UK Junior Doctors’ Experience of Clinical Audit in the Foundation Programme
Andrew Cai, John Greenall and Dau Col Dau Ding
Cite this article as: BJMP 2009: 2(3) 42-45
BACKGROUND: An assessment of the extent of Foundation Doctors’ involvement in clinical audit and actual or perceived barriers to their completion within normal working hours.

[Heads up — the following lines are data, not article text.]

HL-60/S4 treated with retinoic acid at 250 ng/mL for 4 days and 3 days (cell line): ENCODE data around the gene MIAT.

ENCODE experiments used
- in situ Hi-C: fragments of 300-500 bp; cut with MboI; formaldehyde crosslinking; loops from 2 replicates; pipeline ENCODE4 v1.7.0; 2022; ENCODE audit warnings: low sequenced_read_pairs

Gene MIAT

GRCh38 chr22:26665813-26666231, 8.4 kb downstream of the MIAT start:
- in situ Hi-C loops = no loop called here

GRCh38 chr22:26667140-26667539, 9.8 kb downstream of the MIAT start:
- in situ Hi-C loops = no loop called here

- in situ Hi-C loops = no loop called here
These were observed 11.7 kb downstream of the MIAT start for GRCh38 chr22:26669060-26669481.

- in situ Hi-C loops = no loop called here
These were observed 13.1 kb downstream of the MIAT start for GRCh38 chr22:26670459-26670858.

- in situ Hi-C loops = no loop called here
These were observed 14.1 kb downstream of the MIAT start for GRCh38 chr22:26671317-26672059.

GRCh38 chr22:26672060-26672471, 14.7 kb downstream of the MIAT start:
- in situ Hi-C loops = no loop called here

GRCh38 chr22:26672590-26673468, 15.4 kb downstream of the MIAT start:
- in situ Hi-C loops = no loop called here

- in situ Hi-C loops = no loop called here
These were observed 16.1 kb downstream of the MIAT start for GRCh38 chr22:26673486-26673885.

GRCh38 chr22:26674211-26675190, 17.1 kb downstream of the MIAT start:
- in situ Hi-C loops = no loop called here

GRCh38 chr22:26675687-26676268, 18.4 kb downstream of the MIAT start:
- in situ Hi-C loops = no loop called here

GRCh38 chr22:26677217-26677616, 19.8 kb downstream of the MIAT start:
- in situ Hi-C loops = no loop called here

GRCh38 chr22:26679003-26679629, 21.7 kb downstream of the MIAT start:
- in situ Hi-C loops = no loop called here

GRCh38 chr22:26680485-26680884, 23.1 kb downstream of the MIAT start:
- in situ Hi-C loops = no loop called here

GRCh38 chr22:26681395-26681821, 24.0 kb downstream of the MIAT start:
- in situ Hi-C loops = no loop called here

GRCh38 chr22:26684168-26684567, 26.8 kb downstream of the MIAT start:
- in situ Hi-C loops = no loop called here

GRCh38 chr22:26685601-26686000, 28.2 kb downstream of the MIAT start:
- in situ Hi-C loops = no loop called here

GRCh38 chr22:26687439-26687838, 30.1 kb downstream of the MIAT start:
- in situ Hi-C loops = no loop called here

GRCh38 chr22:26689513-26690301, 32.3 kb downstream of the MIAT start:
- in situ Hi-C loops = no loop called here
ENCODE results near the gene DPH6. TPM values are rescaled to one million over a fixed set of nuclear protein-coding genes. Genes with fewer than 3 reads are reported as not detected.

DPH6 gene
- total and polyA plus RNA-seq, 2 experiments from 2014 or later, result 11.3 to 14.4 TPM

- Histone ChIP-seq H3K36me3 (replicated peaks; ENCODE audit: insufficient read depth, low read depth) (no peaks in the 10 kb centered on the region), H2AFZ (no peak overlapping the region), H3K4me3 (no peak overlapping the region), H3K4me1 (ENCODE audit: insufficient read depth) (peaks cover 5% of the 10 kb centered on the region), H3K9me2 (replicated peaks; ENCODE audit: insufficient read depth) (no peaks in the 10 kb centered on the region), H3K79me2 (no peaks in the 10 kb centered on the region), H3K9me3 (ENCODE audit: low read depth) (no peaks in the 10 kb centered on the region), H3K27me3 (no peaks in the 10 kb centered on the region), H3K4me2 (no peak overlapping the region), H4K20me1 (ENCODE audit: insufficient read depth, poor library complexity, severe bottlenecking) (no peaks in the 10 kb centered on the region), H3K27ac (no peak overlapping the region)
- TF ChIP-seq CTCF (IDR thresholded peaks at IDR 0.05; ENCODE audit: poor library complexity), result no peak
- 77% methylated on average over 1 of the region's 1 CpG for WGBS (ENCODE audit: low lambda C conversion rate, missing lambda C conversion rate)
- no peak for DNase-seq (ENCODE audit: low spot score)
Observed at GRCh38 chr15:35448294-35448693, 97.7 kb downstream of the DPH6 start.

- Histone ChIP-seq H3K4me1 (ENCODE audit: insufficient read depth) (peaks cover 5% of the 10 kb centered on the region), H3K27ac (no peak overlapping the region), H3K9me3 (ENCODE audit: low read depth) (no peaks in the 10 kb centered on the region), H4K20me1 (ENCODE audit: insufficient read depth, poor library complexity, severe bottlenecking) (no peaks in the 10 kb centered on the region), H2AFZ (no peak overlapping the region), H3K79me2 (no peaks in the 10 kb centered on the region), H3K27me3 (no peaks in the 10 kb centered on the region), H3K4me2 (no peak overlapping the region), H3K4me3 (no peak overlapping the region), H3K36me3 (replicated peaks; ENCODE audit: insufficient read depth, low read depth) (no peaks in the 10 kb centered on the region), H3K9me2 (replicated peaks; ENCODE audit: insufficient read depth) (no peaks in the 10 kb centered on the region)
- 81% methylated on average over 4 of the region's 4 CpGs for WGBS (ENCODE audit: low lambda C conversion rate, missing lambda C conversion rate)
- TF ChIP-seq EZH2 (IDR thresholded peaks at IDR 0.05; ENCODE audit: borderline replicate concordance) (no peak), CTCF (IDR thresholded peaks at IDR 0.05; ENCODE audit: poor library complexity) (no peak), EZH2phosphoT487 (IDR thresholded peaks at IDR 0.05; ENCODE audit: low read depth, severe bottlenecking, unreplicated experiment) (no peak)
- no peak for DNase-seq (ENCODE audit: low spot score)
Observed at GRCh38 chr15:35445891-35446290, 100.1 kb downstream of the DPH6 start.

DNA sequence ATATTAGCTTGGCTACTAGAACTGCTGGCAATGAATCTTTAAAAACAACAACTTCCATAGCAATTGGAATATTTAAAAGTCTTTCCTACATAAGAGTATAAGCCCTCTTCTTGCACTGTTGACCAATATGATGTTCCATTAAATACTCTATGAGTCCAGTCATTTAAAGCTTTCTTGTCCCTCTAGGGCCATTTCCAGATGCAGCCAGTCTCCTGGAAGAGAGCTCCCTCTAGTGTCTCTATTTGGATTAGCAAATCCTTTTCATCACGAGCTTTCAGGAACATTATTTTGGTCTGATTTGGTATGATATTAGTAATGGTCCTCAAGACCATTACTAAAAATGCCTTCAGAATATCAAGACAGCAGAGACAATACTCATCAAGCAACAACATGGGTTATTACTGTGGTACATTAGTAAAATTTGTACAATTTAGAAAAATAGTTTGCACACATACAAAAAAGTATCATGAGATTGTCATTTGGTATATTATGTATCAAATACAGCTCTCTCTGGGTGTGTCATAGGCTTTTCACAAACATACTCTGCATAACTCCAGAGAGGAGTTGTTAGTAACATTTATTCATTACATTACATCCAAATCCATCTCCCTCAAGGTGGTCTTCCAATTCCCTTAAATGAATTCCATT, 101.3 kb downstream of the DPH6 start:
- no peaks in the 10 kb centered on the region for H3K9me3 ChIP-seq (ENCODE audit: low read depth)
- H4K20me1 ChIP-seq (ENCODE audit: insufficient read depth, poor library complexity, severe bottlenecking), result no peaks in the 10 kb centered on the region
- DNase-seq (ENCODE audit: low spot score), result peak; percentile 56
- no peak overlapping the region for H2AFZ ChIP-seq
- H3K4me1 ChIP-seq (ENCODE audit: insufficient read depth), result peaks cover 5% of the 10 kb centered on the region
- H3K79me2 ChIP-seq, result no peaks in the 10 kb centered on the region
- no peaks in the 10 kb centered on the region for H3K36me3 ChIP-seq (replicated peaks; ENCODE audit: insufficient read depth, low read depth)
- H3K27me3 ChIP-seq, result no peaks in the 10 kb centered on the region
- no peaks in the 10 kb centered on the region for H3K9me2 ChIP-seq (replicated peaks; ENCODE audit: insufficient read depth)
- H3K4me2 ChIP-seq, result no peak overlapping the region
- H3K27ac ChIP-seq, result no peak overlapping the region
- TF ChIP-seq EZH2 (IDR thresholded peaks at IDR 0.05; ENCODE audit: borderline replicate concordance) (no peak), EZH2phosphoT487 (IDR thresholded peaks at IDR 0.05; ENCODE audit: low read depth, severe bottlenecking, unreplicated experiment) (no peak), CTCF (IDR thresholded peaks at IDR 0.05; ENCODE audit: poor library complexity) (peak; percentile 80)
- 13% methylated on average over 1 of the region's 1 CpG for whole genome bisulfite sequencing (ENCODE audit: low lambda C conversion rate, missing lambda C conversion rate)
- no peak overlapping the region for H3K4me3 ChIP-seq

The Foundation Programme1,2,3 is a 2-year, ubiquitous, vocational curriculum undertaken by newly qualified doctors wishing to proceed onto speciality training in the United Kingdom (UK). Since 2006, Foundation Year Trainees in the UK have been required to complete one clinical audit during their two year programme. We review the practice of audit and doctors’ attitudes to the difficulty in performing audits at a National Health Service (NHS) hospital trust comprising three hospital sites in the South East of England. The Foundation Programme demands that Foundation Year Trainees are able to consider the relevance of clinical audit and describe the audit cycle with regard to developing patient care, clinical governance and risk management. They are expected to undertake a clinical audit and recognize how it relates to the improving clinical standards and addressing clinical governance1. Clinical audit can be defined as the processof reviewing the delivery of care to identify deficiencies sothat they may be remedied4. Whilst it was initially used in assessing medicalpractice against local standards, audit ‘has evolved conceptuallyas a mechanism through which evidence-based guidelines can beintroduced into routine clinical practice’5. Apart from fulfilling the requirements of the syllabus, reasons for audit include professional education and the opportunity to improve patient care6. Barriers to audit might include: disagreement amongst professionals as to what constitutes a good audit5;organisational impediments; and a lack of resouces6. This study therefore sets out to investigate the level of audit activity in a hospital trust in South East England amongst all Foundation Year Trainees. Importantly it will also assess doctors’ attitudes and views towards the audit process and perceived or actual barriers to their completion. METHOD Questionnaires were sent to all Foundation Year 1 (F1s = 63 in total) and Foundation Year 2 (F2s = 56 in total) Trainees in the trust (119 doctors). The study group involved trainees in the Foundation Programme from 31st July 2007 to 30th July 2008. Doctors who had been transferred out of the trust were not included in the study. There were no doctors who had transferred into the trust and were in the Foundation Programme. A study representative at each of the 3 hospital sites was tasked to distribute the questionnaires. Trainees were asked to complete the questionnaires in an informal setting and to return them directly to the site representative. The study environment was variable, and questionnaires were distributed and completed on the wards or at group teaching sessions. Participants were given the choice of completing and submitting their form immediately, or submitting it at a later date. Data collection was commenced 11 months after the trainees had commenced employment in the trust and concluded after 2 weeks. This was invoked as many trainees were clearing annual-leave requirements towards the end of their hospital posting, and the consensus that very few audits would be officially completed at that stage of training in the summer. Questions were drawn from previous studies to the barriers to audit in our Trust. In the first section of the questionnaire, participants were asked about: “the number of all audits attempted or applied for”; “the number of new audits attempted or applied for”; “the number of audits completed and presented so far”; and “the number of audits started but never completed”. The second part of the questionnaire assessed subjective opinions on barriers to completing audits. Participants were asked to rate the following 5 statements on a comparative scale of 1-5 (1 being “strongly disagree” and 5 being “strongly agree”): “The audit department is helpful in approving audits”; “senior staff are helpful in involving me in audits”; “I can complete audits within official working hours”; “most audit opportunities are in my area of interest”; “most audit opportunities are of clinical value”. Results were collated and tabulated and presented at local meetings where feedback was received. RESULTS Ninety-two out of a possible 119 (77.3%) Foundation Year Trainees completed the questionnaire (57/63 - F1s, 35/56 - F2s). There were 106 total attempts at audit for the F1 trainees and 65 total attempts for the F2s. Most trainees had attempted 1 or 2 audits in their respective year (42 F1s at 73.7% and 23 F2s at 65.7%). 5 F1s (8.8%) and 3 F2s (8.6%) had neither attempted nor applied for any audits. Ten F1s (17.5%) and 9 F2s (25.7%) had attempted more than 2 audits (Table 1). Table 1: Number of audits attempted by trainees